by Kristin Holt | Jul 1, 2020 | Articles
Did Victorian-era Americans partake of tobacco products with ignorant bliss? Or were they aware of health dangers? And were those health dangers remotely accurate (compared to today)?
Join me for a look at various newspaper articles, medical journal pieces, vintage photographs, and more. I’ll allow you to draw your own conclusions.
by Kristin Holt | Feb 15, 2020 | Articles
Advertisements from vintage newspapers and periodicals shed much light on the tobacco habits of our nineteenth century United States ancestors. Each ad cites sources, dates, and provides everything from brand names to prices to general categories to help us draw conclusions about tobacco use in the Victorian United States.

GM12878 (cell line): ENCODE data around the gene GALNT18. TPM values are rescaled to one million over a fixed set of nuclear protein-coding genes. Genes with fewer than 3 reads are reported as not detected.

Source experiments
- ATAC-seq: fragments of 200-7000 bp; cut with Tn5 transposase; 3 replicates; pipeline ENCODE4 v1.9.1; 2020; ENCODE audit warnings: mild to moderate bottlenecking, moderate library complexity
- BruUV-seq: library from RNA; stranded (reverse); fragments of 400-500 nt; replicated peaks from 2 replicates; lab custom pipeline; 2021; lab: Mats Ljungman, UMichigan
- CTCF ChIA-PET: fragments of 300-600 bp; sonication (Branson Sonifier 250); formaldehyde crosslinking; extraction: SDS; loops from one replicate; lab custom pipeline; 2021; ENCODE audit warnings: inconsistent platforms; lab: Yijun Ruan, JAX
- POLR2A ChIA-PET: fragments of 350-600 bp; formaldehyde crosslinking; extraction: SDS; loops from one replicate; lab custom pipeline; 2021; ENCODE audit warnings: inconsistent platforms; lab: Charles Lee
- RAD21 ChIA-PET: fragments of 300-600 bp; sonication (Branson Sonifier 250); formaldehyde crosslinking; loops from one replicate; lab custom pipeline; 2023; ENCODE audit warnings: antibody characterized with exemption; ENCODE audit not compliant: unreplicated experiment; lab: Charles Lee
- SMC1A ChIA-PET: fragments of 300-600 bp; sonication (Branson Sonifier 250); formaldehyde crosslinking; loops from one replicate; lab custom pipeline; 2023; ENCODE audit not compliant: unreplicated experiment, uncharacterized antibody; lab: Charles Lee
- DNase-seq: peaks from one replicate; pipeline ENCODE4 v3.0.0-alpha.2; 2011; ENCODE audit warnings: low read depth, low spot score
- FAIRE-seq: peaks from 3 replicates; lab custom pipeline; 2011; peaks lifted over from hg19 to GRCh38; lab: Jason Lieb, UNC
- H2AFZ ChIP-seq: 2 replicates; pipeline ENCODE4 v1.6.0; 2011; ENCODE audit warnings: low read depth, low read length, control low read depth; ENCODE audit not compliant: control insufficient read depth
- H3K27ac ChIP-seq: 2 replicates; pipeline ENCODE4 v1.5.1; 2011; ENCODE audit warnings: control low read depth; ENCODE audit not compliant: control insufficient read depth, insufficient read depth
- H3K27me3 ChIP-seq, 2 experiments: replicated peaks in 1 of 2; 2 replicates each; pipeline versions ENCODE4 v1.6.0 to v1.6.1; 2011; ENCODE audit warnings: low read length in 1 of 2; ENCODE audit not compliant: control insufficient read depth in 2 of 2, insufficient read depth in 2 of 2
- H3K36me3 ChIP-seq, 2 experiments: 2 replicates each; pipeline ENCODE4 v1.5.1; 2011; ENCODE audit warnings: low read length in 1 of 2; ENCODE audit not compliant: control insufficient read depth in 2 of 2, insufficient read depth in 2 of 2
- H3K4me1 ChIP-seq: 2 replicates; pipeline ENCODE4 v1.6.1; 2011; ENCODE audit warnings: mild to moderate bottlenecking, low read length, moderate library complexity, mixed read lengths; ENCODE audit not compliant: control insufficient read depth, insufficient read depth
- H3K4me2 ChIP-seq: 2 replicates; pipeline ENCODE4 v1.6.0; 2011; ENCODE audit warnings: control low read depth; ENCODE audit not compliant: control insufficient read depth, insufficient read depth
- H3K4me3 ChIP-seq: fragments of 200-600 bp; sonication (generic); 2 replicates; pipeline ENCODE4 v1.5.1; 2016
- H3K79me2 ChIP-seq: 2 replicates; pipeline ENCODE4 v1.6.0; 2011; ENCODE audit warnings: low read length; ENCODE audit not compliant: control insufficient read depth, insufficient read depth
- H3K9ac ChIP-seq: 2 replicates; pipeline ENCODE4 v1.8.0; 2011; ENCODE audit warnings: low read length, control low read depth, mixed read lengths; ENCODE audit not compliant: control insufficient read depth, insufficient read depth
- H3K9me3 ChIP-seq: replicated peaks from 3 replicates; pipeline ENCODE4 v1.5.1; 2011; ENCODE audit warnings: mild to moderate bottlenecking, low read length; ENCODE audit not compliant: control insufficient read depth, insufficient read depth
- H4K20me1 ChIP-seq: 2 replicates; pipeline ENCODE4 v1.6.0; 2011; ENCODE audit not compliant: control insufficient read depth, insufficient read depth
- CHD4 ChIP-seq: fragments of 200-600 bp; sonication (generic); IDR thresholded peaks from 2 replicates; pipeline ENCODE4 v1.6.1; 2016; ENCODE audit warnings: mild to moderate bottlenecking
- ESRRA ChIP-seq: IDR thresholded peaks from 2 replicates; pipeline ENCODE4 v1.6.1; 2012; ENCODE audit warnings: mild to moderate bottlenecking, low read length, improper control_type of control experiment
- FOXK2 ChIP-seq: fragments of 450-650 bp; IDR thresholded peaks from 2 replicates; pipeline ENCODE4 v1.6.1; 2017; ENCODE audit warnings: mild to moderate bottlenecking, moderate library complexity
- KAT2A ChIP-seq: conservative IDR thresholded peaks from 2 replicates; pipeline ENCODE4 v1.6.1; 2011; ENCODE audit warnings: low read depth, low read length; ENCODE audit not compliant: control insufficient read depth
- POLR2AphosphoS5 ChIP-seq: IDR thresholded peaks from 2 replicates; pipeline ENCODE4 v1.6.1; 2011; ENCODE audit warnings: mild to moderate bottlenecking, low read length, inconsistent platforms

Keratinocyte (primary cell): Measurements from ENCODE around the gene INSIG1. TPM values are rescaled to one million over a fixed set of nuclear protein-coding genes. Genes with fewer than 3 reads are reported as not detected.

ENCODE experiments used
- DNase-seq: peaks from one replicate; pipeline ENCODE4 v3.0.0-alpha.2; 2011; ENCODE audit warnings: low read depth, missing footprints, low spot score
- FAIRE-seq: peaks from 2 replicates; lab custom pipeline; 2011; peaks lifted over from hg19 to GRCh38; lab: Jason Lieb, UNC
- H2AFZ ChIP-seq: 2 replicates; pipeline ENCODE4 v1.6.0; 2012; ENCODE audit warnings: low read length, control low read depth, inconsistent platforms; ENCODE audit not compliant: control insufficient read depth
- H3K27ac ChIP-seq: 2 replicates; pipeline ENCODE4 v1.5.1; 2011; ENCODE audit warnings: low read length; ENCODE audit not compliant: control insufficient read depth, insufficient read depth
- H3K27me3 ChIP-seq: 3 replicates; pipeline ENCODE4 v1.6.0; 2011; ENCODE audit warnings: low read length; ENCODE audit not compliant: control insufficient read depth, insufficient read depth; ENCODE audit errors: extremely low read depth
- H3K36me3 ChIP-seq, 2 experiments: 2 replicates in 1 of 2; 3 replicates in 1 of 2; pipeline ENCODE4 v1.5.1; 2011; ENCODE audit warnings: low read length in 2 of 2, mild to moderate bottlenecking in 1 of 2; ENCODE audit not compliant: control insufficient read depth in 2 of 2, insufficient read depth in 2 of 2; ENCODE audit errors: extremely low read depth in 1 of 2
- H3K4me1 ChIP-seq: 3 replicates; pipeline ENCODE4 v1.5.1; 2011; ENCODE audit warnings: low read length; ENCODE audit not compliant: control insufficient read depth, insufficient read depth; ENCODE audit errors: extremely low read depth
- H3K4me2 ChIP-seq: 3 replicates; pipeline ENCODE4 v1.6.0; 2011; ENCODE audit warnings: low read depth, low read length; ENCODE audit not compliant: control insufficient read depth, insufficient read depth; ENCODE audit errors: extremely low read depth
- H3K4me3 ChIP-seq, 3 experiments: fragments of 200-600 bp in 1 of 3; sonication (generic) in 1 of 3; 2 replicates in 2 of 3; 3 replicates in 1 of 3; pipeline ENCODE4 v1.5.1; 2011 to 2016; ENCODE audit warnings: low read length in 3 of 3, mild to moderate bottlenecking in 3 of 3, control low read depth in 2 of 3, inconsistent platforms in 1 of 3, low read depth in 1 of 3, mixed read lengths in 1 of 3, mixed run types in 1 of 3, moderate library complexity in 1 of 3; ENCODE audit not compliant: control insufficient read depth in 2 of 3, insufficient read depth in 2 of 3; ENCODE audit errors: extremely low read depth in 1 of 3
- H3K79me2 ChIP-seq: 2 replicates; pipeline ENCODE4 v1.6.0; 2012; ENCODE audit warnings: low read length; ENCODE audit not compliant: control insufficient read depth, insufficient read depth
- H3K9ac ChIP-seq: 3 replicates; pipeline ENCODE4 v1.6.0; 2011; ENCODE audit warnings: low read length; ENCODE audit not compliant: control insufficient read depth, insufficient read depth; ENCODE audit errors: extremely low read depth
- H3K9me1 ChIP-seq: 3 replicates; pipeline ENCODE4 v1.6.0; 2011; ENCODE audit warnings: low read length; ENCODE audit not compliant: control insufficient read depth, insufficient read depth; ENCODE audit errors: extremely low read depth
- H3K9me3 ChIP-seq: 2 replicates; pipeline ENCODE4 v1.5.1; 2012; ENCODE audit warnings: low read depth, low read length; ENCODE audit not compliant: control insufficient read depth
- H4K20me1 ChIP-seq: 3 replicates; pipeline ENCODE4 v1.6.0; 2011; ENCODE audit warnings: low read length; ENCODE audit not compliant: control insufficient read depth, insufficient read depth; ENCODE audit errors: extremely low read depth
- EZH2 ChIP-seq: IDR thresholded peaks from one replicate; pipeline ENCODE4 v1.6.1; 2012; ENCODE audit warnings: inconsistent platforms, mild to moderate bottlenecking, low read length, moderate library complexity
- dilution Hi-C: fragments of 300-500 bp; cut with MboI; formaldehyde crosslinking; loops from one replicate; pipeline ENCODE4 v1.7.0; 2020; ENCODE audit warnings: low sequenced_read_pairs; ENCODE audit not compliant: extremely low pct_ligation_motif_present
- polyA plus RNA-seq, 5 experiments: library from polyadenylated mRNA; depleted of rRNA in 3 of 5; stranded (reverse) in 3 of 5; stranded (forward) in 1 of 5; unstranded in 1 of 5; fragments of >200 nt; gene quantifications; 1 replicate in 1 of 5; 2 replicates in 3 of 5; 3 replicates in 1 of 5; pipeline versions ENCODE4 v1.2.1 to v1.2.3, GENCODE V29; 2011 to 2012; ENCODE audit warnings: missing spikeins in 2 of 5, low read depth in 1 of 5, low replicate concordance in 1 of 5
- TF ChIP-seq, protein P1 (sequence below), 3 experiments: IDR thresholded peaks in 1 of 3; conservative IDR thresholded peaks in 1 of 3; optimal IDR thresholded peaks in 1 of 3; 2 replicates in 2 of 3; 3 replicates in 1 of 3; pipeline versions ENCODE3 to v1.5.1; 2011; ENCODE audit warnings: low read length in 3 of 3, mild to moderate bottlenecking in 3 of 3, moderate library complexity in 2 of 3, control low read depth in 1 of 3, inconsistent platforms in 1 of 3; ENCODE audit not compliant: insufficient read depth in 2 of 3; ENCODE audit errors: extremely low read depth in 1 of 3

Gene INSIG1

Why? Because accurate backdrops make for exciting fiction!
by Kristin Holt | Jul 1, 2018 | Articles
In Victorian men’s fashion, Collars and Cuffs were something altogether separate and different than a shirt. A whole different paradigm, given today’s men’s dress shirts are one solid piece, with the collar and cuffs attached. See vintage images of the styles and reasons why tailors (and factory producers) bothered to make the collars separate–and why some were made of PAPER rather than fabric.
by Kristin Holt | Jun 22, 2018 | Articles
What is a Dental Dispensary (as seen in Isabella’s Calico Groom)? Compared to true-to-history dispensaries for medical care and eye troubles, this component of medical care to meet the needs of the poor was a real thing in the 19th century United States.
by Kristin Holt | May 31, 2018 | Articles
A “Calico Ball”? Whoever heard of such a thing? Is it different than a debutante ball? A sock hop? A Leap-Year Ball? A Christmas Day Ball?
I’m impressed with the purpose behind a “calico ball”… especially because of where the fad began, and why.